She is therefore a female form of the "Green Man" figure who is found carved in many European churches and cathedrals, and who is found in the Islamic traditions as the figure Al-Khidr.
Tara holds an utpala, or blue lotus, in her right hand, which is held at chest level. This hand is simultaneously in the vitarka, or teaching mudra. Tara may save, but the beneficiaries of her protective powers learn to save themselves through following her teachings!
The utpala is a night-blooming flower, and so Tara protects at the time of greatest fear, during both literal darkness and while we are in the darkness of ignorance.
The core significance of the lotus flower is that it remains unstained even in the most contaminated environments. Early Buddhist texts often refer to the fact that water simply runs off of a lotus. The Dhammapada, an early Buddhist teaching, refers to the unstained nature of the lotus in this way:
58. Yathā saṅkāradhānasmiṃ
Padumaṃ tattha jāyetha
59. Evaṃ saṅkārabhūtesu
58. As upon a heap of rubbish,
Thrown out by the highway,
May grow a lotus
Delightful and of pure scent,
59. So, among defiled beings,
Among blind, unawakened beings,
The disciple of the Fully and Perfectly Awakened One
Shines with wisdom.
The lotus has therefore, since the earliest days of Buddhism, and probably even before then, signified the way in which awakened wisdom can exist in the world without being contaminated by it.
Tara statue (Akuppa)
Tara's left hand is in the varada mudra, or gesture of giving (for more on mudras see the section on Shakyamuni Buddha). Tara makes of herself a gift to the world. She is an advanced Bodhisattva whose entire life is devoted to helping others.
The origins of Tara are, as with most Bodhisattvas, obscure and sometimes contradictory. Since we’re dealing with a realm of myth and imagination, however, contradictions merely add richness!
In one myth, Avalokitesvara was looking at the world in compassion (the literal meaning of his name is "The Lord Who Looks Down") and saw innumerable beings suffering. He saw the pains involved at birth. He saw old age, sickness, and death. He saw beings suffering because they lacked what they wanted, and saw them suffering because they were burdened by things they did not want. He saw beings seeking happiness but creating suffering, and saw beings trying to avoid suffering but running headlong into it.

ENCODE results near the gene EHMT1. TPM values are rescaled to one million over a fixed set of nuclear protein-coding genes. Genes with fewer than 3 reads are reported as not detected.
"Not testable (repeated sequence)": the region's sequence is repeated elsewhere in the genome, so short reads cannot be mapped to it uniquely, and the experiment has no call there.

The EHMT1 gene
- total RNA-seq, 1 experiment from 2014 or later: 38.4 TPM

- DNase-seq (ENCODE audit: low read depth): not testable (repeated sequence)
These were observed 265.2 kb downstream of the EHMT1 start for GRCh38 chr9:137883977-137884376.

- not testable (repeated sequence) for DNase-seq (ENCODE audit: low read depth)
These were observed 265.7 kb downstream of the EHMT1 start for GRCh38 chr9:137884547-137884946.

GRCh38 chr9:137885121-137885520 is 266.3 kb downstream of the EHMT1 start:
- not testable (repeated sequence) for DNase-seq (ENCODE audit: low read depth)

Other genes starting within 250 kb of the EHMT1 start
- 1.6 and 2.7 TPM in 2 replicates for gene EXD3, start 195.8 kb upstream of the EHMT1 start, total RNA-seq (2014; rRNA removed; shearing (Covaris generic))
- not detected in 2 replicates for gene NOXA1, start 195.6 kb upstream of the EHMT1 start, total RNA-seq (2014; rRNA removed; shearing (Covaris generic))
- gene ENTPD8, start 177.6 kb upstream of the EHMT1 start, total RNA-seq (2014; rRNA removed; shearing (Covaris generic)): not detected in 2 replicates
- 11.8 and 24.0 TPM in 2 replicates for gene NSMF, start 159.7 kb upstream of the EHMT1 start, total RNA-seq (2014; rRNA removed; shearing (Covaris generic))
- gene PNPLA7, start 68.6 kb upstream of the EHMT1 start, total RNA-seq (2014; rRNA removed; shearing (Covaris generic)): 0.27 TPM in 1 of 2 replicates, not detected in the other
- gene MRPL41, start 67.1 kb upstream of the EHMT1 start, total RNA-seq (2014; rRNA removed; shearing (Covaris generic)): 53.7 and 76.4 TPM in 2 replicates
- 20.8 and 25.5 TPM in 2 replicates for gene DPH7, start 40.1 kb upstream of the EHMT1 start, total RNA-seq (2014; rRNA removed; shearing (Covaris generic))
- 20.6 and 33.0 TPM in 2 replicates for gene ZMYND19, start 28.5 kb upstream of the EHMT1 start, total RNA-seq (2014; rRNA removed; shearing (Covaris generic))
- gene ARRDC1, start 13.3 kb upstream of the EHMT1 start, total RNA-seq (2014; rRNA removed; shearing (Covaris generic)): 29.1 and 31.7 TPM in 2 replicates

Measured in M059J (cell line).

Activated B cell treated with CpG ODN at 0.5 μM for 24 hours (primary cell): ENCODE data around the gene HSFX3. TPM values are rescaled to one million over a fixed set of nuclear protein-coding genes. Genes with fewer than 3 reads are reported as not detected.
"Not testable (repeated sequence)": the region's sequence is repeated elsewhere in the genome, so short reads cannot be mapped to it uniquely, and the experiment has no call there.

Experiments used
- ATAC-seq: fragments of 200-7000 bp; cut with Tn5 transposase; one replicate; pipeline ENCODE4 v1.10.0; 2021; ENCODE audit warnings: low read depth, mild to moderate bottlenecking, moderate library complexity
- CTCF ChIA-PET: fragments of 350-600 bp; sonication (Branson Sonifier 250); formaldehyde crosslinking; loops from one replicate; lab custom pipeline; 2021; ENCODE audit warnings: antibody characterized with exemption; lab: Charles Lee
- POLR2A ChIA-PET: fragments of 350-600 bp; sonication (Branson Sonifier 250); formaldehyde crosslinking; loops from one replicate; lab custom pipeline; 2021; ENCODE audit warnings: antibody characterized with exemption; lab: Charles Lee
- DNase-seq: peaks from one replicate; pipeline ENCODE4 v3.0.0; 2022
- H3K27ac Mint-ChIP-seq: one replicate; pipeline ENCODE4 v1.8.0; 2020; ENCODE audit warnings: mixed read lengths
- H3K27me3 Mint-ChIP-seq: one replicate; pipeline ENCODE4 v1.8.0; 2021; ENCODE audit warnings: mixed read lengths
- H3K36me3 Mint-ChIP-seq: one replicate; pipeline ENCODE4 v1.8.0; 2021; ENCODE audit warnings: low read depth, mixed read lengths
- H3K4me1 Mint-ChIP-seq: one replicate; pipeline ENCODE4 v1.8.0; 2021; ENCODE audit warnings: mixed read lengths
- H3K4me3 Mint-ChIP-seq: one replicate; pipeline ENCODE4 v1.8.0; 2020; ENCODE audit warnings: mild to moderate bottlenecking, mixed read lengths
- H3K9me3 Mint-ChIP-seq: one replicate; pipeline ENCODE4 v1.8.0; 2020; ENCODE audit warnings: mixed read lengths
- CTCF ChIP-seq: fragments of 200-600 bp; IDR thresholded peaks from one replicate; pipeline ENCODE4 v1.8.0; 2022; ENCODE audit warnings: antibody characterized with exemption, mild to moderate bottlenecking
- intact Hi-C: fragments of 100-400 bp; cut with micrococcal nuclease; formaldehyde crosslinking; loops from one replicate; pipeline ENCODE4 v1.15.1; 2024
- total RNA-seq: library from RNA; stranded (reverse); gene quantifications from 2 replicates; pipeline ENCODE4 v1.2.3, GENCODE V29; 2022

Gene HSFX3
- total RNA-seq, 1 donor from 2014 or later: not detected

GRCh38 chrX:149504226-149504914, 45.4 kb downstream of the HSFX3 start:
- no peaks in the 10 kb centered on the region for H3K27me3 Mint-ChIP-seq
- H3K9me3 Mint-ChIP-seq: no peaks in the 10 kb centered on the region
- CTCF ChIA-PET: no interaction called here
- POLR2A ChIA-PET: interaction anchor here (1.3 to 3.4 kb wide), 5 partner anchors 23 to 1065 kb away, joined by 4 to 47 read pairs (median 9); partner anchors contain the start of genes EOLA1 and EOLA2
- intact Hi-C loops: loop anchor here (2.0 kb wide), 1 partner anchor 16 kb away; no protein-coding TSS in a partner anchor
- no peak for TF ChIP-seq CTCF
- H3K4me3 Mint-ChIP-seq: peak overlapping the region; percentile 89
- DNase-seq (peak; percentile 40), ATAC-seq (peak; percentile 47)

Since Avalokiteshvara had expended a vast amount of energy trying to liberate innumerable beings from the sufferings of existence, and since there were still uncountable beings suffering, he began to weep. His tears flowed down, and kept flowing until they had created a vast lake.
Then out of this lake — the quintessence of Avalokiteshvara’s compassion — arose a blue utpala lotus, and on this lotus appeared a 16-year-old girl in the form of a goddess. This was Tara.
In another myth, in a time long ago Tara was known as Jñānacandrā or Moon of Wisdom. She vowed that, rather than take the traditionally more advantageous form of a man in her future lives, she would continue to manifest in female form in order to save sentient beings. As a result of her prowess, the Buddha Amoghasiddhi gave her the name Tārā, or "Savioress."
Historically, there is no record of Tara before around the 5th or 6th century C.E. She seems to have evolved from the early Brahminical goddess Durgā [Durgaa] ("difficult or narrow passage") with whom she shares many attributes and names. According to the Hindu classic, the Mahābhārata, Durgā gets her name because she rescues people from difficult passage. This version of Durgā is not the same as the later warrior-goddess!
As might be imagined, Tara first appeared in India. She is one of the most popular Buddhist deities in Tibet, and it’s said that her mantra is second only to Avalokiteshvara’s. Although her form spread to the far east, the presence of Kwan-Yin, a female form of Avalokiteshvara, seems to have filled the "ecological niche" of the compassionate female bodhisattva.
There are many forms of Tara, each of a different color. The most common besides the green form are White Tara (whose compassion is mainly focused on offering protection against and during sickness and old age), and Red Tara, who, according to John Myrdhin Reynolds, uses her "enchantment and bewitchment to bring under her power those evil spirits, demons, and humans who work against the welfare of humanity and its spiritual evolution."
The 21 Praises to Tara are from Khandro.net
and the information about Tara is from Wildmind.org
. This is just the tiniest bit of information, but perhaps I'll post more on the precious Mother Tara at another time.